It’s often the case that our moral instinct is aroused when we experience powerful emotions like disgust or when principles we hold dear are infringed. But this is nothing new in human behaviour. We used to believe it was moral to keep slaves, to punish witchcraft, to execute criminals and to live our lives according to the passages contained within a handful of holy books. It was only after consideration of these issues, over time, that we developed a new, more modern, sense of morality, one that now seems so self-evident. But many of us have lost touch with the idea of considering deeper ethical questions.

Would I consider selling drugs to children? Instinctively, no I wouldn’t. Of course not. But the question itself is an interesting one to contemplate.

I’d like to think I wouldn’t sell drugs to a child for two reasons. One, I think it is unethical to give illegal drugs to children and two, it would therefore be doubly unethical to profit from it. But while this is a sensible moral principle, it cannot be reliably applied to every possible scenario. I think of the case last week, of a woman who killed her abusive husband. As a society, our belief that murder is wrong is written into our national DNA. But in this instance, we had to reconsider the principle because the woman had been abused by the man for years before she killed him. It gave us pause for thought. Something to consider.

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What if a similar scenario emerged in relation to children and drugs? For example, what about supplying cannabis to the parents of a child with multiple sclerosis or extreme epilepsy whose condition does not respond to legal medication? An illegal substance supplied to a child in that situation might arguably serve some greater good despite the initial feelings of moral revulsion they elicit. While I would never be willing to provide a child with illegal substances and accept that to do so would be deeply unethical, the hypothetical issue presented to me, so apparently clear cut, is potentially more complex than some were prepared to accept.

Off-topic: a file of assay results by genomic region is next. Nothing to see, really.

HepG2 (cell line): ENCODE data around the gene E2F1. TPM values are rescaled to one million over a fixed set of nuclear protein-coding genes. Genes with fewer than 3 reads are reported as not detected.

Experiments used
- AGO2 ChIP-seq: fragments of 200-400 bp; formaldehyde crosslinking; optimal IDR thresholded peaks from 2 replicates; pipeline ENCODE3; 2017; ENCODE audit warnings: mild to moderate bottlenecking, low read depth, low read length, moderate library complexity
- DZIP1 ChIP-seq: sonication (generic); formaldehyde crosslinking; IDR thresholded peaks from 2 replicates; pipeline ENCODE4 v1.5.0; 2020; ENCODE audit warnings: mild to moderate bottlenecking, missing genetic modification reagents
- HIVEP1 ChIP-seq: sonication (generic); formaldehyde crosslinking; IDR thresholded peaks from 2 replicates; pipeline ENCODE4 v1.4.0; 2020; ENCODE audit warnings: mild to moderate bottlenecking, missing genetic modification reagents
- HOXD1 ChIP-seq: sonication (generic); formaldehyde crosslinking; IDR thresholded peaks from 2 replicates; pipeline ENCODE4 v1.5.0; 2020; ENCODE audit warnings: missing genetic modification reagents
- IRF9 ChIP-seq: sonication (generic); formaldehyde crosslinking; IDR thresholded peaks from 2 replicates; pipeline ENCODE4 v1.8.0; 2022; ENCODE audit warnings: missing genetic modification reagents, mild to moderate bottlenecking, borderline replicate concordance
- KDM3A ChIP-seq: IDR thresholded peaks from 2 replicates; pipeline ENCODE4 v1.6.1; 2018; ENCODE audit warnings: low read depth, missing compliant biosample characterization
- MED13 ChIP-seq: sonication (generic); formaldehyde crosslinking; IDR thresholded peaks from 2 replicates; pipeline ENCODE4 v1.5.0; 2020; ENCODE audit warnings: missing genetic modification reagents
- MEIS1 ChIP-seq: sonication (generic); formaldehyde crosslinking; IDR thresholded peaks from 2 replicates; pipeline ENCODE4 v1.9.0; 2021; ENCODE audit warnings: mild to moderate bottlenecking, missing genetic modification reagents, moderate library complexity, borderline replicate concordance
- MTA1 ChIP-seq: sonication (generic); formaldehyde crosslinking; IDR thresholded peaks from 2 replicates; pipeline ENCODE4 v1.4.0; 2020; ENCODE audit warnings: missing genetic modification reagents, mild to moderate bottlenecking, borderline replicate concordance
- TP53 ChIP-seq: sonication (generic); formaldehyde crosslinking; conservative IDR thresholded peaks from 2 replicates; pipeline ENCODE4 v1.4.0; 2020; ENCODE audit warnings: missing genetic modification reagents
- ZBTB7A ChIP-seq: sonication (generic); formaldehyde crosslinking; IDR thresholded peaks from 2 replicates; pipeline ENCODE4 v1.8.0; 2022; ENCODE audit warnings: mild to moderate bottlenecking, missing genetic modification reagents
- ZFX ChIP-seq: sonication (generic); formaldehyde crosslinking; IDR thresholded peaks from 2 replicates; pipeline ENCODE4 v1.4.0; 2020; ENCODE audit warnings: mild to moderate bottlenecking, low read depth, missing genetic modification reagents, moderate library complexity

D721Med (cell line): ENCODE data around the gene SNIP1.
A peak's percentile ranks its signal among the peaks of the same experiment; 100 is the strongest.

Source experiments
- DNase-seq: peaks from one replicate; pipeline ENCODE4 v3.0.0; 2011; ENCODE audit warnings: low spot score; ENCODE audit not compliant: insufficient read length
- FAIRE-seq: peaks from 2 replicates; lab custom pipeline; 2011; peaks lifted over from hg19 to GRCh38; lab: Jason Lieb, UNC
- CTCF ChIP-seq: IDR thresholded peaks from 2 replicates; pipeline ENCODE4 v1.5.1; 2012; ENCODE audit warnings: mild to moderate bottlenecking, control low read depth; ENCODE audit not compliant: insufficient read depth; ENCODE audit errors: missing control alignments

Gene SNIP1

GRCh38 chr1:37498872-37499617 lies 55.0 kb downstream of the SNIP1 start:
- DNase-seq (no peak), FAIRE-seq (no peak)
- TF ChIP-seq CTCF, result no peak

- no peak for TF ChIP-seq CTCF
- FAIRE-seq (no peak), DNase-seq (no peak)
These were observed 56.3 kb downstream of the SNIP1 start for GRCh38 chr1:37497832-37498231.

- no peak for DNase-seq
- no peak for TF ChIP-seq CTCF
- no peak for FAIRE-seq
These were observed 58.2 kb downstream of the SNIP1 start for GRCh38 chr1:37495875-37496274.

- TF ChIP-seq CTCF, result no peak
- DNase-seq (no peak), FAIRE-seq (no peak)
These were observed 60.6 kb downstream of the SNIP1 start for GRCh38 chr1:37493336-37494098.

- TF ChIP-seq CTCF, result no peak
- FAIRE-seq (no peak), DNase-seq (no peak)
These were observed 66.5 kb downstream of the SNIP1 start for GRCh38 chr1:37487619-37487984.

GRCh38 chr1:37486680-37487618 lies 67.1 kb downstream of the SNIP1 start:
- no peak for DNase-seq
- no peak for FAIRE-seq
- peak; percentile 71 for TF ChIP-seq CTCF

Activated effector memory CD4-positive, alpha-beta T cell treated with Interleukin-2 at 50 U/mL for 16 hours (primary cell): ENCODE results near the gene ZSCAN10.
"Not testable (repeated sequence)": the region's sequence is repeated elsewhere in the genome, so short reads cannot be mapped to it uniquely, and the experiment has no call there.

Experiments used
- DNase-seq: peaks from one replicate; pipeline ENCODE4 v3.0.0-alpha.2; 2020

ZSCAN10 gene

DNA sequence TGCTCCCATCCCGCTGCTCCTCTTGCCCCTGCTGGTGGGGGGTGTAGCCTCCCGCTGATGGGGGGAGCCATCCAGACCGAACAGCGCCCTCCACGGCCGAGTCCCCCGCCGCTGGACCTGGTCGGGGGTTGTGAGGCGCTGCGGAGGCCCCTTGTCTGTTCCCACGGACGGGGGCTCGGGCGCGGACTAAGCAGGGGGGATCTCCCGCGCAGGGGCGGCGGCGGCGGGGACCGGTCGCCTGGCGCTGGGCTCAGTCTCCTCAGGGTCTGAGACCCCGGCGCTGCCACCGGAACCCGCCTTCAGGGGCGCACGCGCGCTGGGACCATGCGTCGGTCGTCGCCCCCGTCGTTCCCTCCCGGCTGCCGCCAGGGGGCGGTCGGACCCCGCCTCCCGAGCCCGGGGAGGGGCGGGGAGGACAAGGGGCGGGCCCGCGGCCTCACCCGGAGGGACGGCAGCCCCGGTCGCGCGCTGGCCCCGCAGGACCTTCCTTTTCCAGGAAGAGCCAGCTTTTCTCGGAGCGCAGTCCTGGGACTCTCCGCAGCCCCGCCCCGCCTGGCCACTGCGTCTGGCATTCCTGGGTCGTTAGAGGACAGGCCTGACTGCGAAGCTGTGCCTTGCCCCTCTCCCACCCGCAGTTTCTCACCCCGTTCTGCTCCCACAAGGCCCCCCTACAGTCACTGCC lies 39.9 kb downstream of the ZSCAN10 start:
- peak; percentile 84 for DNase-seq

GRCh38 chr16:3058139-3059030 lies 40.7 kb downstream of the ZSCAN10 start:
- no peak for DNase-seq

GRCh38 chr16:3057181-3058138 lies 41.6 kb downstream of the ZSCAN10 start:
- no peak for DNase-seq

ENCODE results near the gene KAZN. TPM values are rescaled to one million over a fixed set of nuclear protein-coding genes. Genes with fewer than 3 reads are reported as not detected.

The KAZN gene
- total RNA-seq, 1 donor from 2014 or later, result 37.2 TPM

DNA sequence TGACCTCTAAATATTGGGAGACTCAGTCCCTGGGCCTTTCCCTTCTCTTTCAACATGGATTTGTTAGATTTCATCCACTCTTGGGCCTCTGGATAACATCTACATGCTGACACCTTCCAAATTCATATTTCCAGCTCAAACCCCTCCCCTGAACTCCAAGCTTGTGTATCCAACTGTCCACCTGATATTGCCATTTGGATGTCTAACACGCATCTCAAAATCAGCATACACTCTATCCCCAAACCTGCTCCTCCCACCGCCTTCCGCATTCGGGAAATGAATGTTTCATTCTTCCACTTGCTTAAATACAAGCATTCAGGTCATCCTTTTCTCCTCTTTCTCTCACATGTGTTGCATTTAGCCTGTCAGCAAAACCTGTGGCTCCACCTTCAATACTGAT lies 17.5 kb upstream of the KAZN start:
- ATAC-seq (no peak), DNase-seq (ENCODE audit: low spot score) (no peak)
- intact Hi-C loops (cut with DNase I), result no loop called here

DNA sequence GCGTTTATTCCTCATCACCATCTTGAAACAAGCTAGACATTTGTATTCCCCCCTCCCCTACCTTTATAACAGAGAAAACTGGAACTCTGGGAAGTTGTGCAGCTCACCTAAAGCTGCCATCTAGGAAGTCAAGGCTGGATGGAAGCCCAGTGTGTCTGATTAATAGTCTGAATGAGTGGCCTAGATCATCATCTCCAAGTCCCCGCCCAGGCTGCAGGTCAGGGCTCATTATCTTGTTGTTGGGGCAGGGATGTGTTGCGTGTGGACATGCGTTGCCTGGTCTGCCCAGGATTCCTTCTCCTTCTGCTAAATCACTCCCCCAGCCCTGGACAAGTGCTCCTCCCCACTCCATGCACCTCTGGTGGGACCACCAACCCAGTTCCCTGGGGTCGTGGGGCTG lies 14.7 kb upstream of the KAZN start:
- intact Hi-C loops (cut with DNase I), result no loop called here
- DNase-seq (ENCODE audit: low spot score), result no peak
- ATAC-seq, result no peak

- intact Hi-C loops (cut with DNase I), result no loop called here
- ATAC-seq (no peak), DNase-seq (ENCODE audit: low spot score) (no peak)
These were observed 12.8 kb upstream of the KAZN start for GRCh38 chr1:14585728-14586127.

Why? Because they hadn’t thought any further than their first moral impulse. An impulse regimented, not by a commitment to moral truth, but by feel-good platitudes converging, as ever, on a sacred idea that mustn’t be questioned. In this case, Scottish independence.

Moral intuition is a bit like your appetite. Knowing when you need to eat is essential to survival. But sometimes, your appetite might demand that you devour the first thing you can get your hands on. Yet, as we all know, that’s not always a sensible option. We tend to make more informed dietary choices when we consider the implications before we buy and consume food. And while an apple may not seem as immediately satisfying for many of us, who may prefer to gorge ourselves on a four-pack of Toffee Crisps, by taking an extra second to consider the choice, we give ourselves a better chance of arriving at an informed conclusion.

Clamping down on people who insist on thinking things through for themselves despite pressure to toe a party line is, perhaps ironically, an attempt to undermine the very principle of independence.